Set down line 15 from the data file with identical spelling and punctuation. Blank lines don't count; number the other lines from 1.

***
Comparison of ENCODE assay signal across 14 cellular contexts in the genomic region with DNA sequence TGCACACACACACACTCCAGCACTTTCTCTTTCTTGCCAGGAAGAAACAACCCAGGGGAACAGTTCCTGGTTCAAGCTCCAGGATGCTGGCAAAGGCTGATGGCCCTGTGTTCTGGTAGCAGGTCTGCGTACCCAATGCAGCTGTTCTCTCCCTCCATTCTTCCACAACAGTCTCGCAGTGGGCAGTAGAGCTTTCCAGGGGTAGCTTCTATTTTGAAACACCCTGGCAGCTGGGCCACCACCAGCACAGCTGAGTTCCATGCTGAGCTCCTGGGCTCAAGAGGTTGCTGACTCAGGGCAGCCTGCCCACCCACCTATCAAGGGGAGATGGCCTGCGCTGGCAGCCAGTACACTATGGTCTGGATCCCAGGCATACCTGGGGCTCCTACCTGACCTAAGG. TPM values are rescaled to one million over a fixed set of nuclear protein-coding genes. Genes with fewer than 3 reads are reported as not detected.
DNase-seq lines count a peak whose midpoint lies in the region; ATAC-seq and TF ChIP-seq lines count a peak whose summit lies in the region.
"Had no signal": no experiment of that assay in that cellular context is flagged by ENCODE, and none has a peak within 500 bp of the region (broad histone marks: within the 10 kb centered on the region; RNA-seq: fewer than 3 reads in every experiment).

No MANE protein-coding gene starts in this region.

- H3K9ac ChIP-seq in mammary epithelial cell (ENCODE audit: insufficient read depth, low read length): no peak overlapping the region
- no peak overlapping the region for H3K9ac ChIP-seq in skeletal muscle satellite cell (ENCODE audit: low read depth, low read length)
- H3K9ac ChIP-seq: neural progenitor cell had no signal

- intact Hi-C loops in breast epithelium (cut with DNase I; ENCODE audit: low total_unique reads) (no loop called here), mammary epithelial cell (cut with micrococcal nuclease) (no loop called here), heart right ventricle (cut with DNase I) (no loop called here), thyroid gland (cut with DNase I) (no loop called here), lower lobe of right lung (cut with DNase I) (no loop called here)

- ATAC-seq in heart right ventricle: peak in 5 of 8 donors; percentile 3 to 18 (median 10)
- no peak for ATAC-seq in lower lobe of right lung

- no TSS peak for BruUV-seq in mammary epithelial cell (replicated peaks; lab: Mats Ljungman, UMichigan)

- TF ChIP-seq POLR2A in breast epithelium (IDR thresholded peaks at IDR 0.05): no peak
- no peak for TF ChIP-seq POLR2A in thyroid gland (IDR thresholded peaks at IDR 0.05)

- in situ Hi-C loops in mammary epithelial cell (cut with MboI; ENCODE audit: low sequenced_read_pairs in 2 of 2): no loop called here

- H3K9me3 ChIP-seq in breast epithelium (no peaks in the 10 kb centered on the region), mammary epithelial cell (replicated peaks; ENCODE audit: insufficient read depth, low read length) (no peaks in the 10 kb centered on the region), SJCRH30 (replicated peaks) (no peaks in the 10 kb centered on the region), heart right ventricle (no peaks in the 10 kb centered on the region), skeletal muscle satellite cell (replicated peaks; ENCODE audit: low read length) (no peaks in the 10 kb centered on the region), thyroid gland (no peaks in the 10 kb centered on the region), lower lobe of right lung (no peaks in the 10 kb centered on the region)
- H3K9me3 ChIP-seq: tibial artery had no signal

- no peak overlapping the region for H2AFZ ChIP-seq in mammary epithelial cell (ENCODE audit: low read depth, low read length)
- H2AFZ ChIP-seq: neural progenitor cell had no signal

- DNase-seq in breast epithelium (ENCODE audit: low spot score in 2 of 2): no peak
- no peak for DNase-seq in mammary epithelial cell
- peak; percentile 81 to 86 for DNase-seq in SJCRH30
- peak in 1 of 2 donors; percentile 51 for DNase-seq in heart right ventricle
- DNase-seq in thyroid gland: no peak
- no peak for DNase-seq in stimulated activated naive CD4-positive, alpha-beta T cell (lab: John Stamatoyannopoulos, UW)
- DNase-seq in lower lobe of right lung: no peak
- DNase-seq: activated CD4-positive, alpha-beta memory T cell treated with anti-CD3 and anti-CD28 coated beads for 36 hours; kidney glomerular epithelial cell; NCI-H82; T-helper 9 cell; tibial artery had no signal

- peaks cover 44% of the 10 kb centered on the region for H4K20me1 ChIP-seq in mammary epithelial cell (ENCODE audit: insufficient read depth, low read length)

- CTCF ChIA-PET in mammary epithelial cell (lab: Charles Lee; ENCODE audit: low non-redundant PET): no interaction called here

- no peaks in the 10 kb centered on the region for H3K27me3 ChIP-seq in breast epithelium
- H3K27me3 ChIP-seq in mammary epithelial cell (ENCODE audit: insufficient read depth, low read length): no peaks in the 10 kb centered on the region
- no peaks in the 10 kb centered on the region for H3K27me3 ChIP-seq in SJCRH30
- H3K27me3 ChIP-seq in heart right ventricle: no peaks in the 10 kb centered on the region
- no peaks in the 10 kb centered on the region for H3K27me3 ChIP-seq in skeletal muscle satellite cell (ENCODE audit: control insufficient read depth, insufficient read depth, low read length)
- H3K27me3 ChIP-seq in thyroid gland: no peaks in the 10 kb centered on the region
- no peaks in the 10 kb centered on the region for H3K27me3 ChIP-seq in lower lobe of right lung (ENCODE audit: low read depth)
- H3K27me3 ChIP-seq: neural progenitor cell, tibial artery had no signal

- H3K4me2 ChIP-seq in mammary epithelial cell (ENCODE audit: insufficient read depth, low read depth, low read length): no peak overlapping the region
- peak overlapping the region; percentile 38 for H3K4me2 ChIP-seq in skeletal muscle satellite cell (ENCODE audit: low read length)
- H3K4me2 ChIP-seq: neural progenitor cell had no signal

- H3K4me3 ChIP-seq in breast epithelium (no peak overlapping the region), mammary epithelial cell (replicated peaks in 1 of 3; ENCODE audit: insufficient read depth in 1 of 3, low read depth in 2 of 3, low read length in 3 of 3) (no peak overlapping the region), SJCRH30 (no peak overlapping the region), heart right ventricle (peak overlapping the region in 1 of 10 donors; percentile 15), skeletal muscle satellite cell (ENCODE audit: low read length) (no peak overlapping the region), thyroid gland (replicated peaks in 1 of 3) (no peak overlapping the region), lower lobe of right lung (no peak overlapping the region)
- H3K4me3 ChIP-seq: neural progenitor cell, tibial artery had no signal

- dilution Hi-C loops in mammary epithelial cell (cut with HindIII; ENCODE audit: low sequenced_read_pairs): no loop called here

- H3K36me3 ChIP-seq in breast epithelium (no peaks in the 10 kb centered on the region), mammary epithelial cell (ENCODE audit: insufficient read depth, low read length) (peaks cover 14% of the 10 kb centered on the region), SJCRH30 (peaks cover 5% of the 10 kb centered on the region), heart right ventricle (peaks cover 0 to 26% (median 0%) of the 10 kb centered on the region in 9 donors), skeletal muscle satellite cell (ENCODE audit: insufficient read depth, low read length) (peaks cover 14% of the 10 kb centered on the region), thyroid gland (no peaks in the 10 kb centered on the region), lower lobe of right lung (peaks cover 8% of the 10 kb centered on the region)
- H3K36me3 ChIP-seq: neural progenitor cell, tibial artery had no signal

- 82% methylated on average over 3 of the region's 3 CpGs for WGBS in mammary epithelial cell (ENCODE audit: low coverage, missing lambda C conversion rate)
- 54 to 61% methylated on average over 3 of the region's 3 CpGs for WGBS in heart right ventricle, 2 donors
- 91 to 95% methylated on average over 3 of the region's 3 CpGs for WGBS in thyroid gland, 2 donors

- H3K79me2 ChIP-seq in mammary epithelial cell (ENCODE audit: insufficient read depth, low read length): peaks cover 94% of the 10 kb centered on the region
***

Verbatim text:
- H3K9me3 ChIP-seq in breast epithelium (no peaks in the 10 kb centered on the region), mammary epithelial cell (replicated peaks; ENCODE audit: insufficient read depth, low read length) (no peaks in the 10 kb centered on the region), SJCRH30 (replicated peaks) (no peaks in the 10 kb centered on the region), heart right ventricle (no peaks in the 10 kb centered on the region), skeletal muscle satellite cell (replicated peaks; ENCODE audit: low read length) (no peaks in the 10 kb centered on the region), thyroid gland (no peaks in the 10 kb centered on the region), lower lobe of right lung (no peaks in the 10 kb centered on the region)